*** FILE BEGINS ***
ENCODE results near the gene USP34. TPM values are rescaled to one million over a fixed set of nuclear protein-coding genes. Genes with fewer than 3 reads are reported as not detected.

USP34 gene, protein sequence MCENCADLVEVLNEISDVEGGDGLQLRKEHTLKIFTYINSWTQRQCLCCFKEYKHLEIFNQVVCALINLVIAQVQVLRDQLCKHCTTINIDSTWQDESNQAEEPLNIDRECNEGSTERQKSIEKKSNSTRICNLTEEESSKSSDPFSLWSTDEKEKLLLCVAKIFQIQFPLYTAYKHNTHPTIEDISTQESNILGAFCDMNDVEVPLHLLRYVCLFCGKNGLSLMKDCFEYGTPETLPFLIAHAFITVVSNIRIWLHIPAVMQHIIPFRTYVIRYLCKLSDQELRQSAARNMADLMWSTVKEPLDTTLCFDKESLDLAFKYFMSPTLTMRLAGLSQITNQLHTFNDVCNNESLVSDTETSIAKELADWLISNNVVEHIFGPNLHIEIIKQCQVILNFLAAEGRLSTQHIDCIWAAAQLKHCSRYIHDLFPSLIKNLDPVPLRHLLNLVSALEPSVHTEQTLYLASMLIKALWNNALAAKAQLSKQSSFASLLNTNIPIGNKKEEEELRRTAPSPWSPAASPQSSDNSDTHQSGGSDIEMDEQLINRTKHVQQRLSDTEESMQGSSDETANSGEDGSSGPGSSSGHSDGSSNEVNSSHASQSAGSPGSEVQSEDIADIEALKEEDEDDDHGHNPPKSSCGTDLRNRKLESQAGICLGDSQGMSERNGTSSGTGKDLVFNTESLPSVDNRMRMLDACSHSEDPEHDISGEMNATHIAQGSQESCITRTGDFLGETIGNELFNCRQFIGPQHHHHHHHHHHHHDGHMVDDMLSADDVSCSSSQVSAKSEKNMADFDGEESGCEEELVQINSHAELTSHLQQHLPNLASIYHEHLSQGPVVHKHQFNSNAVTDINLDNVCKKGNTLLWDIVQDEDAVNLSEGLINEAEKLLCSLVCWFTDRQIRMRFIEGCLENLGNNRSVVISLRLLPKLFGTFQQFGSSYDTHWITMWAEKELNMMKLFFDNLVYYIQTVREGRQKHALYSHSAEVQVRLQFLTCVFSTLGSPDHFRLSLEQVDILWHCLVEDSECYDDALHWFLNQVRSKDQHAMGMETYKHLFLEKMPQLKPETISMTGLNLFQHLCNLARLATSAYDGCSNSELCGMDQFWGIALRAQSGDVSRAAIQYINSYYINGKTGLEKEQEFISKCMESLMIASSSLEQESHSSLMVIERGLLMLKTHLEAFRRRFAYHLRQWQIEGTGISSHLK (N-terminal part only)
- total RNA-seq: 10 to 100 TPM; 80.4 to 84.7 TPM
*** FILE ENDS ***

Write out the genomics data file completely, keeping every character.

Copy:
ENCODE results near the gene USP34. TPM values are rescaled to one million over a fixed set of nuclear protein-coding genes. Genes with fewer than 3 reads are reported as not detected.

USP34 gene, protein sequence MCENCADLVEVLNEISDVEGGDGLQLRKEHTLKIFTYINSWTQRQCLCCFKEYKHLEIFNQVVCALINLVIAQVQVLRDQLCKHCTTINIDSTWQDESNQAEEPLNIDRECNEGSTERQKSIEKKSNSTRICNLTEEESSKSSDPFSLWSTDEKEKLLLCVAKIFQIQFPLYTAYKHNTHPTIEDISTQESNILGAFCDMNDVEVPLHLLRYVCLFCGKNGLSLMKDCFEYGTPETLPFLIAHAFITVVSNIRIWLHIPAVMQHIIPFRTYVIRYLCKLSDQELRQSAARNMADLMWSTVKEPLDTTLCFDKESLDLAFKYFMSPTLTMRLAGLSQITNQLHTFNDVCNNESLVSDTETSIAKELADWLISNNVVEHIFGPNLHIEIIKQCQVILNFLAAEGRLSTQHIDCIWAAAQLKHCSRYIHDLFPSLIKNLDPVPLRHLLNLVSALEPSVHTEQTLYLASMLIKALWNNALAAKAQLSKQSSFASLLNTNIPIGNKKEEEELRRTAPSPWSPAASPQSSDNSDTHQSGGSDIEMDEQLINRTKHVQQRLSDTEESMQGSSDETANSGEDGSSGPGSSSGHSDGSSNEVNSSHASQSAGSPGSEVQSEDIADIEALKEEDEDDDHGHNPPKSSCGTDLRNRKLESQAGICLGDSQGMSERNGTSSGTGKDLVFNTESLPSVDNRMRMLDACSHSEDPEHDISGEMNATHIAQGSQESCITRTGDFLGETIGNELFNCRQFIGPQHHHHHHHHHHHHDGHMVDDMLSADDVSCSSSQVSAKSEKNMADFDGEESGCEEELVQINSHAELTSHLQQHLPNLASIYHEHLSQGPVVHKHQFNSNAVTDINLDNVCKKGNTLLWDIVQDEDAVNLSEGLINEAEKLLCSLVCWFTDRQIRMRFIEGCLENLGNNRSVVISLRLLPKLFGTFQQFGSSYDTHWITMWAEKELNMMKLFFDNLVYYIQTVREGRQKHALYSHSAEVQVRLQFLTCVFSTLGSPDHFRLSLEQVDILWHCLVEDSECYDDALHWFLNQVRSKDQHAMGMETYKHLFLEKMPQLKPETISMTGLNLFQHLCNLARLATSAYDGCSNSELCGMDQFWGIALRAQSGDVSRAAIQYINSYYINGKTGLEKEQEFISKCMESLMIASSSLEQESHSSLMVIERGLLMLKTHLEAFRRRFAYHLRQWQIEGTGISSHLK (N-terminal part only)
- total RNA-seq: 10 to 100 TPM; 80.4 to 84.7 TPM